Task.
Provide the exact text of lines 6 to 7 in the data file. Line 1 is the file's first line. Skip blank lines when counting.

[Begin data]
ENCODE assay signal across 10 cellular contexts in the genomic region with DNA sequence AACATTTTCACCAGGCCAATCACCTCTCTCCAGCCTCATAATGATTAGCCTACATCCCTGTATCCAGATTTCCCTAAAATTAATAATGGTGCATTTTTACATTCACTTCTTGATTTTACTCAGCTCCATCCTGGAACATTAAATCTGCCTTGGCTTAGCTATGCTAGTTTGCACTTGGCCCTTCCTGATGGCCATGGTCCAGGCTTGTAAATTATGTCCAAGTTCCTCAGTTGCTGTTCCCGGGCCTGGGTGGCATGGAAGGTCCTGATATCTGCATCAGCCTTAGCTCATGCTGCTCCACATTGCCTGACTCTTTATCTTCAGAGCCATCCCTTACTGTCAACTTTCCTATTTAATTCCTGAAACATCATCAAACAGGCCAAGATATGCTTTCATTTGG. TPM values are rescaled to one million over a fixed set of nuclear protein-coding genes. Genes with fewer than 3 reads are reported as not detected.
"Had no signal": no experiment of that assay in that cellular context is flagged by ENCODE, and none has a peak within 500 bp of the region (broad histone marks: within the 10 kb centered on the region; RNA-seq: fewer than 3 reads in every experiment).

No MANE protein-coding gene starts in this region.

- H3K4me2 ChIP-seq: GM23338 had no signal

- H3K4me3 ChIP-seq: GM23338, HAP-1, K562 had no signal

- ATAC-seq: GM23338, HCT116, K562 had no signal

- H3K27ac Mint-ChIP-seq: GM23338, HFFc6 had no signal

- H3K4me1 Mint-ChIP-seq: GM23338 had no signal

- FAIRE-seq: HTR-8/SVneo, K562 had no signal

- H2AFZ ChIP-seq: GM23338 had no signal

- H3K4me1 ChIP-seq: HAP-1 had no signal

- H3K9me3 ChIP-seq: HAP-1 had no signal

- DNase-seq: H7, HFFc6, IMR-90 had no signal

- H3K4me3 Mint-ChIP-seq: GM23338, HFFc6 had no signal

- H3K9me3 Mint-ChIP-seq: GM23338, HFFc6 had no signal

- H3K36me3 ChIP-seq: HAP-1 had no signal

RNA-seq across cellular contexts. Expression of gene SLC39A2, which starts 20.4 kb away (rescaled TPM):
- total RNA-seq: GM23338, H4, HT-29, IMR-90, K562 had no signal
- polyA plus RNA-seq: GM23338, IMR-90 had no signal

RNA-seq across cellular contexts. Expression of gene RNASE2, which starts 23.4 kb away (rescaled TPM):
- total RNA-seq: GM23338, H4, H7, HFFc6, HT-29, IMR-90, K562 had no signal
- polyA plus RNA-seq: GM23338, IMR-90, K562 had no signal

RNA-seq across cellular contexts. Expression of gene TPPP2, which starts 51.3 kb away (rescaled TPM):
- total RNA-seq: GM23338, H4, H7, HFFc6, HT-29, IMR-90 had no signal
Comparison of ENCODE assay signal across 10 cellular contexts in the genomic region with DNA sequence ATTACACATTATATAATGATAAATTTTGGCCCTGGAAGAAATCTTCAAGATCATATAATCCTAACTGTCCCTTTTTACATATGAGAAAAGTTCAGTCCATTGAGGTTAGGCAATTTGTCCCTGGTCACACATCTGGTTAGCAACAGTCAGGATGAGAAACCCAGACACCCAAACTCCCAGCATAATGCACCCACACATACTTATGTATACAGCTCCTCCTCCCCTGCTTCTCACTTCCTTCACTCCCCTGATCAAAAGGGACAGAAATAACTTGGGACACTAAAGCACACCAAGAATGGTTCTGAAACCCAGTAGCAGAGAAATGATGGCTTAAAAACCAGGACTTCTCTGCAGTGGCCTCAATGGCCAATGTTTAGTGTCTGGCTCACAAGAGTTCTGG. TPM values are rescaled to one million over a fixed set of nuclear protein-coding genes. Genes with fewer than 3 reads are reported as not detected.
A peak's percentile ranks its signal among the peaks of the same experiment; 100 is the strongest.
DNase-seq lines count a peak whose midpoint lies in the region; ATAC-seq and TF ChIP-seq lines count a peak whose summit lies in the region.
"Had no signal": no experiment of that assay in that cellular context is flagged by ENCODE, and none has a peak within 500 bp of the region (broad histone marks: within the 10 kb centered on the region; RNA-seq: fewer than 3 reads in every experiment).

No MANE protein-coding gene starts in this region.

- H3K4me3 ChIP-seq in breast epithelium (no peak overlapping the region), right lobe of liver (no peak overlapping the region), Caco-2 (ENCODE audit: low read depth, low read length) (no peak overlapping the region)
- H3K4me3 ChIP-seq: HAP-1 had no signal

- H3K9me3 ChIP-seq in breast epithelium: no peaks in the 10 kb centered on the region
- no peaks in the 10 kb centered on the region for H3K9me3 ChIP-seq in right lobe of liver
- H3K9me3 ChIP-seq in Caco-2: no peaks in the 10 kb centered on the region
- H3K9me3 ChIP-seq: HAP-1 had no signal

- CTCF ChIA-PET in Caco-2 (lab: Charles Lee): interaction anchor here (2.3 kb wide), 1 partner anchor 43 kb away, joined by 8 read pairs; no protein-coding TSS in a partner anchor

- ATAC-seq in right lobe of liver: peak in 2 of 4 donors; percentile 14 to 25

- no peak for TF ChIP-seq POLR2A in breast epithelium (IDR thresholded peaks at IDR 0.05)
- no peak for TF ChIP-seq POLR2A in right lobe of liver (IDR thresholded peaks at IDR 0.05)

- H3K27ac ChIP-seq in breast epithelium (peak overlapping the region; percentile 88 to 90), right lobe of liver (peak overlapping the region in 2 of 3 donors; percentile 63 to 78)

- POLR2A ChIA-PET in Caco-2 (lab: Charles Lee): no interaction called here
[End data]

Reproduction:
- ATAC-seq: GM23338, HCT116, K562 had no signal

- H3K27ac Mint-ChIP-seq: GM23338, HFFc6 had no signal